The "Doctrine of the Elders" -- the only one of the early schools of Buddhism to have survived into the present; currently the dominant form of Buddhism in Thailand, Sri Lanka, and Burma.


Sacred Texts of Buddhism: The Tipitaka a collection of the Buddha's teachings, rules of monastic life, and philosophical commentaries on the teachings; also a vast body of Buddhist teachings. Buddhist sacred  literature comprises a vast body of texts--hundreds of works--that were transmitted both orally and in written form and have been  preserved  principally in four languages:   Pali, Sanskrit, Chinese, and Tibetan.

Of the several different Buddhist ways of classifying this material, perhaps the most important is the division into the three "baskets" (Tipitaka) of the vinaya (which deals with monastic discipline), the sutra (which contains discourses attributed to the BUDDHA himself), and the abhidharma (which comprises scholastic elaboration and classifications of the elements of reality). This three-basket division is most evident in the organization of the Theravada Pali Canon, which is said to have been written in the 1st century BC.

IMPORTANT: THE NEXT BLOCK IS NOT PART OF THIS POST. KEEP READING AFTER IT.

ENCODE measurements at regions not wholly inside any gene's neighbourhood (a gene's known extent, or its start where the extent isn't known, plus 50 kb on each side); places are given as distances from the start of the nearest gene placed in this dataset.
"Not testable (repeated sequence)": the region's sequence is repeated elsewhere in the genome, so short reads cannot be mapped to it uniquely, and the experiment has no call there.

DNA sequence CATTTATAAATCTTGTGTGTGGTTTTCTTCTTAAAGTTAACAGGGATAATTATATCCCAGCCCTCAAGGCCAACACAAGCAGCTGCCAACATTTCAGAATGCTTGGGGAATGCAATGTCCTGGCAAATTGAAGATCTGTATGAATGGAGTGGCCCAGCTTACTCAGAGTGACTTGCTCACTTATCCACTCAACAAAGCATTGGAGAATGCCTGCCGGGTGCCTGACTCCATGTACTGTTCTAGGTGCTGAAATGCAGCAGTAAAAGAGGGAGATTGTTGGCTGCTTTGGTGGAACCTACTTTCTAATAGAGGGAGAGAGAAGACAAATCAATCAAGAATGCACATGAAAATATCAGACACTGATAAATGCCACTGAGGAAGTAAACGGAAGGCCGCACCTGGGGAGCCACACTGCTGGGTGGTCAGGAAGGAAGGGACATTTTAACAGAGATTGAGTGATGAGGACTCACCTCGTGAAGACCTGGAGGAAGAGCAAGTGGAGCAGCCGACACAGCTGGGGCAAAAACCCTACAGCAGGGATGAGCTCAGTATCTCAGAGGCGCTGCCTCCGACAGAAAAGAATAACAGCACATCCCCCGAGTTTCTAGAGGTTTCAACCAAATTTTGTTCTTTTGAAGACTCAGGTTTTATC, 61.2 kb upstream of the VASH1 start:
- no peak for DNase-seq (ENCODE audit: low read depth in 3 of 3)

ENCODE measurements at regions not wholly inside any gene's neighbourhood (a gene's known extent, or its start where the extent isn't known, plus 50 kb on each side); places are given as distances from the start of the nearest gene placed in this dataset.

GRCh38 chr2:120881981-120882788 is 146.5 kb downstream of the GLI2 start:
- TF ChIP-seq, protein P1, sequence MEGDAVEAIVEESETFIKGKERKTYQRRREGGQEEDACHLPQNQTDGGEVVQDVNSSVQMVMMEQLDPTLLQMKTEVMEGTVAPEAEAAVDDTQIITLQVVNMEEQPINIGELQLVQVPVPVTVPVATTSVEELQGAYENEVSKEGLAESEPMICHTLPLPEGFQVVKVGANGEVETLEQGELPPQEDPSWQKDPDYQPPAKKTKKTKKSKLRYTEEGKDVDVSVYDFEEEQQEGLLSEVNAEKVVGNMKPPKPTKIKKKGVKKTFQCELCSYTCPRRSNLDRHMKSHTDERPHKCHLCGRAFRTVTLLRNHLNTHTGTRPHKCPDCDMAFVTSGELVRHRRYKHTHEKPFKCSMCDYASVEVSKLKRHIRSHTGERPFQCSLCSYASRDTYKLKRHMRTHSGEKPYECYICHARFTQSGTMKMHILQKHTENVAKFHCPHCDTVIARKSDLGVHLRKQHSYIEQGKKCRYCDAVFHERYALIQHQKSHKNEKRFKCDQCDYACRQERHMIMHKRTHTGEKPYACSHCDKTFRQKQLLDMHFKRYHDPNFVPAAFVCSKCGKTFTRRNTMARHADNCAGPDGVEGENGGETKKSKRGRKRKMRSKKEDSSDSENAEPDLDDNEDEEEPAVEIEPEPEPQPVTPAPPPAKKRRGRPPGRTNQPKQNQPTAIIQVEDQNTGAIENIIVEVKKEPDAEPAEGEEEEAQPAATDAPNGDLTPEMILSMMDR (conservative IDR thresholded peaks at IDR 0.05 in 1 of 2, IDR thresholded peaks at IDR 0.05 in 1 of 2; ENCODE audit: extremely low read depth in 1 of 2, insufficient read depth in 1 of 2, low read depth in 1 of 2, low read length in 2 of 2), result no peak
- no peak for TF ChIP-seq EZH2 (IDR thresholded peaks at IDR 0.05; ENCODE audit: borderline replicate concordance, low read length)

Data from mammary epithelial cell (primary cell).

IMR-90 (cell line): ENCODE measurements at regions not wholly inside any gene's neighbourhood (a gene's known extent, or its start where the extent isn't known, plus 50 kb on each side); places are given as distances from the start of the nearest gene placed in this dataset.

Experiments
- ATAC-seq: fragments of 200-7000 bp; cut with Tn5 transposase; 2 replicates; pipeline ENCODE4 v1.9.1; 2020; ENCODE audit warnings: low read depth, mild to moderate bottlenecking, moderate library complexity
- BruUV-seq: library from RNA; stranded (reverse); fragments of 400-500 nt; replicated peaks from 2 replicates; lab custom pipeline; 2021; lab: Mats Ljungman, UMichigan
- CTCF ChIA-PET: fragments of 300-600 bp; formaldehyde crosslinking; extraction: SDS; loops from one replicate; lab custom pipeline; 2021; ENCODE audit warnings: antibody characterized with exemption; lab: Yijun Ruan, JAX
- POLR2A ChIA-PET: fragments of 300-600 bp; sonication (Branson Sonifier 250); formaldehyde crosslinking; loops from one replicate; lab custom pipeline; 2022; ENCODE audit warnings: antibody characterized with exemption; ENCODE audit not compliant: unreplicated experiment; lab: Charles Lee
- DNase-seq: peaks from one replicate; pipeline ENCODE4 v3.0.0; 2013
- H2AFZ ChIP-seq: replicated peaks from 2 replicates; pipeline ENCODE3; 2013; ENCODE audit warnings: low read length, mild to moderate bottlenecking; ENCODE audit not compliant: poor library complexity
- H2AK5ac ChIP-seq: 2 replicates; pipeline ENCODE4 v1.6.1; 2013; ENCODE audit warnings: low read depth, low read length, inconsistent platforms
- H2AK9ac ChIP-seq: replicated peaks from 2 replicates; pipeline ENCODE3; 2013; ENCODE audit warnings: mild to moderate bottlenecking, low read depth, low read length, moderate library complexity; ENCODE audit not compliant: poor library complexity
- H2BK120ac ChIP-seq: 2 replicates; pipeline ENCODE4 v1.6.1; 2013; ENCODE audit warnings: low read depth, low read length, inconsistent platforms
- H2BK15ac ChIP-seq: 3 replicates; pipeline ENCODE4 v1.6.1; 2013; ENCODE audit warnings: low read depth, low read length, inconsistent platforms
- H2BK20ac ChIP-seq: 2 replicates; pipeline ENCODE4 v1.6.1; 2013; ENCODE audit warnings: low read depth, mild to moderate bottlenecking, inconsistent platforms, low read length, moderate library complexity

The monastic discipline, whose rules and traditions comprise six volumes in printed text. The Buddha's own name for the religion he founded was "this dhamma-vinaya" -- this doctrine and discipline. The essence of the rules for monastics is found in the Patimokkha.

Visakha (also Vesakha, Vesak, Wesak, etc.)

The ancient name for the Indian lunar month in spring corresponding to our April-May. According to tradition, the Buddha's birth, Awakening, and Parinibbana each took place on the full-moon night in the month of Visakha. These events are commemorated on that day in the Visakha festival, which is celebrated annually throughout the world of Theravada Buddhism.